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Wheeling Intelligencer
April 19, 1960

Kennedy Arrives in City, Claims Humphrey Being 'Used' by Sen. Johnson

Senator Slates Whirlwind Tour of Area Today

Says He's Concerned About Unemployment Problem in State

By James Brennan

Sen. John F. Kennedy flew into Wheeling last night and promptly charged his principal rival in the upcoming West Virginia presidential election is being "used" to secure the Democratic nomination for Sen. Lyndon B. Johnson.

Kennedy said he was "surprised" Sen. Hubert H. Humphrey of Minnesota would "permit himself to be used" in the May10 West Virginia primary as a means of "encouraging the nomination of another candidate, Sen. Johnson"

He did not elaborate on the statement.

The Massachusetts senator who will oppose Humphrey in the stat's primary in three weeks, held a brief press conference after arriving at the Wheeling-Ohio County Airport at 10:41 p.m.

He added that he was "concerned" about West Virginia's unemployment problem and that he had voted in the Senate for measures, such as an area economic redevelopment bill and a coal research bill, to help the state in this situation.

In a statement released Sunday, Humphrey rejected reports he was being used by other candidates, announced or otherwise. Similar rumors cropped up two weeks ago in the Wisconsin primary election and have been spread in West Virginia in recent days.

At the same time, West Virginia's Sen. Robert C. Byrd has stated that if Kennedy wins here he will be practically certain to win the Democratic nomination at the national convention in July.

Yesterday Byrd claimed Kennedy "lacks age and experience to be president in these perilous days and times." He has said he supports Sen. Johnson, the Senate's majority leader from Texas.

After holding the press conference, Kennedy and his wife, Jacqueline, left for the McLure Hotel where they spent the night.

A group of local Democratic leaders was on hand to greet the Kennedys when their Convair touched the ground at the local airport.

The Massachusetts senator will have a week's jump on Humphrey in the Northern Panhandle stumping-for-the-presidency tour.

Humphrey was reported to be campaigning in the District of Columbia for the May 3 primary where he will be pitted against Sen. Wayne Morse of Oregon. The Minnesota senator is scheduled to come to the Northern Panhandle next Monday for a bus tour.

Sen. Kennedy will be up bright and early this morning to begin his strenuous tour of Wheeling, Bethany, and West Liberty.

The itinerary calls for Kennedy and his wife to leave the McLure at 8:45 a.m. for Bethany College and a faculty reception at 9:30 a.m.

Kennedy will join a convocation at the Bethany chapel at 10 a.m. and leave the college at 10:30 a.m. for his trip to West Liberty State College.

He is scheduled to arrive at WLS at 10:45 a.m. for a greeting by the students and faculty, then leave a half hour later for the trip back to Wheeling. He is slated for a television interview at noon.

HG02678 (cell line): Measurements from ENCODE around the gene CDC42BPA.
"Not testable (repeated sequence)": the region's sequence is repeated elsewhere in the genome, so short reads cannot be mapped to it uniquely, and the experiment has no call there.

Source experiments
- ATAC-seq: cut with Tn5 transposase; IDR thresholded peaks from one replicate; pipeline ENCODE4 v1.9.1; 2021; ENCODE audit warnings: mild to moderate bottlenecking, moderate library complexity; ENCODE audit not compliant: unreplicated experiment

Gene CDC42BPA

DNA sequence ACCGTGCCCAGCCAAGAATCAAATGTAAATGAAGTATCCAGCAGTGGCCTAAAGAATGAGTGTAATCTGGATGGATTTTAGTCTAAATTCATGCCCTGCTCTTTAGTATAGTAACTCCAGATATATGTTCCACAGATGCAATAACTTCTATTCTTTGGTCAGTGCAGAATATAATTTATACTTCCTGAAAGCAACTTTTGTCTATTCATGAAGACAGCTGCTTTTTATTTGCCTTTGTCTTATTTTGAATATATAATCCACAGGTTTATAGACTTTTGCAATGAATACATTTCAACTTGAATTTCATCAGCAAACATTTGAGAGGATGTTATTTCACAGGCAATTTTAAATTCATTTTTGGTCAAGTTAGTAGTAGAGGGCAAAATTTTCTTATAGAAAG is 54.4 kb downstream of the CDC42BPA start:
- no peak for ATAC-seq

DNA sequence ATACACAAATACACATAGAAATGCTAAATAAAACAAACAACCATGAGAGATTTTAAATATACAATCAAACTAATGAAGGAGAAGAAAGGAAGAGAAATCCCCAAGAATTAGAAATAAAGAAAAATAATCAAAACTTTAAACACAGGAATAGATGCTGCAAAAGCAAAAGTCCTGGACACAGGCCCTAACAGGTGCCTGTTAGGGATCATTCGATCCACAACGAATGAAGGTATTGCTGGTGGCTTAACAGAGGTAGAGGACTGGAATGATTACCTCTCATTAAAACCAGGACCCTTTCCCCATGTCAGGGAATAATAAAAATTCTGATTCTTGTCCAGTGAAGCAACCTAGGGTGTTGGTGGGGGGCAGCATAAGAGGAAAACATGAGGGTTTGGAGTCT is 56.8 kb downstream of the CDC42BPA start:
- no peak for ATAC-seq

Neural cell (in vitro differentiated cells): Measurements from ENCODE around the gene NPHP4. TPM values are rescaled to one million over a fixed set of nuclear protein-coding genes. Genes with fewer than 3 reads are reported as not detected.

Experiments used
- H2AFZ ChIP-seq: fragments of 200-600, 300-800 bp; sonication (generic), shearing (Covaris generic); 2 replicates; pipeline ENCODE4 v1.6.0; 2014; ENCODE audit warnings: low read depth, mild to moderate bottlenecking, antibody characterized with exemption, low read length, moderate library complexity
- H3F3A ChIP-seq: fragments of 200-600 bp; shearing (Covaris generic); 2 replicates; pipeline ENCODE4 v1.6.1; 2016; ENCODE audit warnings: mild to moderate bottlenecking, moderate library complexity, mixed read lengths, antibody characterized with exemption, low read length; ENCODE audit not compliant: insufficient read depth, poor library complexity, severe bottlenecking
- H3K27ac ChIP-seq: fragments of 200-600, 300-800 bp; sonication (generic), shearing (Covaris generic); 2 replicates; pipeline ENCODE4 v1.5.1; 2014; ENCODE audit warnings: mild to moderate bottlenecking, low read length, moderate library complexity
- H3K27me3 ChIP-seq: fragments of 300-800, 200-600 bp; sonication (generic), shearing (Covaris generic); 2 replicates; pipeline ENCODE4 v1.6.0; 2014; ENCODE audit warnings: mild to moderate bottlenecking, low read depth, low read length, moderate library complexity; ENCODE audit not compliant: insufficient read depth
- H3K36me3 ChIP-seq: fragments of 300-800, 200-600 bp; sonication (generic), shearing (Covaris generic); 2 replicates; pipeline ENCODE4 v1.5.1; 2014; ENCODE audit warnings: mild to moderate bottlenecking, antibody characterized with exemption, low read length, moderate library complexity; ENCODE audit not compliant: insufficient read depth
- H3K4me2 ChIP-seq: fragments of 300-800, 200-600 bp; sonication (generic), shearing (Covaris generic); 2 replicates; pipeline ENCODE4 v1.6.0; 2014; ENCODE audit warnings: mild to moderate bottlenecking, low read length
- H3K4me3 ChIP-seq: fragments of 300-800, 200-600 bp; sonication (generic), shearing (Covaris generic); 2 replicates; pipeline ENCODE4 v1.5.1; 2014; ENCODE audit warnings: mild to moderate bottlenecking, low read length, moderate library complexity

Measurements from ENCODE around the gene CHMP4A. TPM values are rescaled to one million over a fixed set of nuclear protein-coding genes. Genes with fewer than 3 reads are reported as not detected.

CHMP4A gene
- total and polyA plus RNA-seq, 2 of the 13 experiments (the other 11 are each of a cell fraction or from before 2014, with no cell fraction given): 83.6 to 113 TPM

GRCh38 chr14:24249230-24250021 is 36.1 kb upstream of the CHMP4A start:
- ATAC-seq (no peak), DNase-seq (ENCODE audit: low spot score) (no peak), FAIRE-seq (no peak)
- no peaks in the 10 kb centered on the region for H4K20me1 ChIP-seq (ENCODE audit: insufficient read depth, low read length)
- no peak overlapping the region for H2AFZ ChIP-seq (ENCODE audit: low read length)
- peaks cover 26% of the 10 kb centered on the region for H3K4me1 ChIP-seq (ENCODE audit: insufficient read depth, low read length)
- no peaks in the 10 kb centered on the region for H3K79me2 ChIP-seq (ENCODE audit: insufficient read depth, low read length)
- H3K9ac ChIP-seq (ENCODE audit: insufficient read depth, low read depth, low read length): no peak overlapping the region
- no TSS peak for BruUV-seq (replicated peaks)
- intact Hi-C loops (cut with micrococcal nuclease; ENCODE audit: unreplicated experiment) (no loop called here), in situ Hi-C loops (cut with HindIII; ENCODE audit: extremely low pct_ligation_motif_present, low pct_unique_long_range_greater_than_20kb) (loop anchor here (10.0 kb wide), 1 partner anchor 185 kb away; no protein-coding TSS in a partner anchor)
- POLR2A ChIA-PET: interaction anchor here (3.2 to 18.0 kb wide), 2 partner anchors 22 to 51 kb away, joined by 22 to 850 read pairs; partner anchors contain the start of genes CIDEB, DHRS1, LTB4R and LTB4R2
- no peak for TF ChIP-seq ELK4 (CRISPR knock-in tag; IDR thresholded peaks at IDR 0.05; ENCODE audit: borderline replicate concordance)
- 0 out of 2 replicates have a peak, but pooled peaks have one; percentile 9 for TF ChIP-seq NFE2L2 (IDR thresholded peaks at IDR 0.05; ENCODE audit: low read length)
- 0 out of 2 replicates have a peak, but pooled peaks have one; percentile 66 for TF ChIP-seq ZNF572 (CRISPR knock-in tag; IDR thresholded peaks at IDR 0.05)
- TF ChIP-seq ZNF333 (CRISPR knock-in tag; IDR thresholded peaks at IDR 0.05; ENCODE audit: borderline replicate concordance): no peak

From 12:30 p.m. until about 1:45 p.m. when he leaves for a tour of the Sylvania Electric Co. plant in South Wheeling, Kennedy will have a lunch and work on a speech for a reception tonight.

Democratic hopeful is scheduled to begin his tour at Sylvania at 2 p.m., then meet and talk to workers at the Hazel-Atlas plant at 3 p.m.

Although nothing definite has been planned yet, Kennedy may appear on the streets in downtown Wheeling to greet and talk to persons he meets from about 3:30 p.m. until 5 p.m.

A press conference has been scheduled for 5 p.m. at the McLure.

A public reception will be held in the Colonnade Room at the hotel from 7:30 p.m. until 9 p.m.

At Morgantown last night Kennedy accused Humphrey of turning their popularity contest in the primary into "a mean fight."

He referred to cha[r]ges by Humphrey campaign staff members that Kennedy supporters were trying to create the impression that those opposing Kennedy in West Virginia are intolerant or unfair.

During the opening day of a three-day campaign tour in both northern and southern West Virginia, Kennedy expressed confidence of victory but said "this is a very tough fight for me."

At Fairmont, he made a frequent reference during a speech to the issue of his religion - he's a Roman Catholic - and said he did not think West Virginia Democrats would doom him to defeat on the basis of what happened 42 years ago when he was born a Catholic.

Later he told newsmen he decided to bring the religion issue "into the open because it's obviously here underneath." West Virginia's almost 2,000,000 population is about 95 per cent Protestant.

"Quite obviously it is hanging in everyone's minds," Kennedy told newsmen on a bus between his hand shaking stops. "I don't think it's a majority thing but I do think it is of concern to many persons so I should give my views."

Kennedy said he is running in West Virginia "against everybody who doesn't want me for president for one reason or another."

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